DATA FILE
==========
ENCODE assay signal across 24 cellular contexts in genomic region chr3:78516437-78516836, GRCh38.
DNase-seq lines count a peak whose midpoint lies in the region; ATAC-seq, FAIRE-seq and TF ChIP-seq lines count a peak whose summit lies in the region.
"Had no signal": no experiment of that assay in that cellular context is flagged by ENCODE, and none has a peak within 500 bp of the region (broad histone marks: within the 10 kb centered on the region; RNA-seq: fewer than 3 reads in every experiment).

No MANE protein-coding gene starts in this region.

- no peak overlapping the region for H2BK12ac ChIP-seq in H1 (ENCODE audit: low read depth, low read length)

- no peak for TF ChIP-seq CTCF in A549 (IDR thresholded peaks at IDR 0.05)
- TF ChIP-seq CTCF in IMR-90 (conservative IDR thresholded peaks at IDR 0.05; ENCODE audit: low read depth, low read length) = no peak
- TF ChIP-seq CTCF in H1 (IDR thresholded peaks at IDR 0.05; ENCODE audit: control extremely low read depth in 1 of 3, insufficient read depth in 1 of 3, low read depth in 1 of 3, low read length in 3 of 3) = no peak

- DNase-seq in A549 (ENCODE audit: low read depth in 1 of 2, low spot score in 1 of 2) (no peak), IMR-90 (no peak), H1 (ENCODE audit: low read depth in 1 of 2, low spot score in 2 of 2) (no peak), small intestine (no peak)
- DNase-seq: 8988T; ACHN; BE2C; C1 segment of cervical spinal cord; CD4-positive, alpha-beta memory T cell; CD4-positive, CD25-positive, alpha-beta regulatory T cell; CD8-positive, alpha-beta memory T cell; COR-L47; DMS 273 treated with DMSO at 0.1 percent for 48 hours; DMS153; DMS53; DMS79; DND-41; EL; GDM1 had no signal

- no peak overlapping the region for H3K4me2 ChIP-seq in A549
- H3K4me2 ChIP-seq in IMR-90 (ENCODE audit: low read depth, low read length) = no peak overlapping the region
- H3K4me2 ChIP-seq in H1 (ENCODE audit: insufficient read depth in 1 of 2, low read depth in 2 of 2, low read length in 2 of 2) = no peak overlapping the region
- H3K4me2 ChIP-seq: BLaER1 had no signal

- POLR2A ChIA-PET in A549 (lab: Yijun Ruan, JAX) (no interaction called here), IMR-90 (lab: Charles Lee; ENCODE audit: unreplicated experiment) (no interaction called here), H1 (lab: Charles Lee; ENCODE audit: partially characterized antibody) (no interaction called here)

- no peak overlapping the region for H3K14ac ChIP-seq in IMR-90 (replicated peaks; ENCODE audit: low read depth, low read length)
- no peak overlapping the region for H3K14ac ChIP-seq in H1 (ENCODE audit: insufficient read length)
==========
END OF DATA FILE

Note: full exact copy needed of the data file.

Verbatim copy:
ENCODE assay signal across 24 cellular contexts in genomic region chr3:78516437-78516836, GRCh38.
DNase-seq lines count a peak whose midpoint lies in the region; ATAC-seq, FAIRE-seq and TF ChIP-seq lines count a peak whose summit lies in the region.
"Had no signal": no experiment of that assay in that cellular context is flagged by ENCODE, and none has a peak within 500 bp of the region (broad histone marks: within the 10 kb centered on the region; RNA-seq: fewer than 3 reads in every experiment).

No MANE protein-coding gene starts in this region.

- no peak overlapping the region for H2BK12ac ChIP-seq in H1 (ENCODE audit: low read depth, low read length)

- no peak for TF ChIP-seq CTCF in A549 (IDR thresholded peaks at IDR 0.05)
- TF ChIP-seq CTCF in IMR-90 (conservative IDR thresholded peaks at IDR 0.05; ENCODE audit: low read depth, low read length) = no peak
- TF ChIP-seq CTCF in H1 (IDR thresholded peaks at IDR 0.05; ENCODE audit: control extremely low read depth in 1 of 3, insufficient read depth in 1 of 3, low read depth in 1 of 3, low read length in 3 of 3) = no peak

- DNase-seq in A549 (ENCODE audit: low read depth in 1 of 2, low spot score in 1 of 2) (no peak), IMR-90 (no peak), H1 (ENCODE audit: low read depth in 1 of 2, low spot score in 2 of 2) (no peak), small intestine (no peak)
- DNase-seq: 8988T; ACHN; BE2C; C1 segment of cervical spinal cord; CD4-positive, alpha-beta memory T cell; CD4-positive, CD25-positive, alpha-beta regulatory T cell; CD8-positive, alpha-beta memory T cell; COR-L47; DMS 273 treated with DMSO at 0.1 percent for 48 hours; DMS153; DMS53; DMS79; DND-41; EL; GDM1 had no signal

- no peak overlapping the region for H3K4me2 ChIP-seq in A549
- H3K4me2 ChIP-seq in IMR-90 (ENCODE audit: low read depth, low read length) = no peak overlapping the region
- H3K4me2 ChIP-seq in H1 (ENCODE audit: insufficient read depth in 1 of 2, low read depth in 2 of 2, low read length in 2 of 2) = no peak overlapping the region
- H3K4me2 ChIP-seq: BLaER1 had no signal

- POLR2A ChIA-PET in A549 (lab: Yijun Ruan, JAX) (no interaction called here), IMR-90 (lab: Charles Lee; ENCODE audit: unreplicated experiment) (no interaction called here), H1 (lab: Charles Lee; ENCODE audit: partially characterized antibody) (no interaction called here)

- no peak overlapping the region for H3K14ac ChIP-seq in IMR-90 (replicated peaks; ENCODE audit: low read depth, low read length)
- no peak overlapping the region for H3K14ac ChIP-seq in H1 (ENCODE audit: insufficient read length)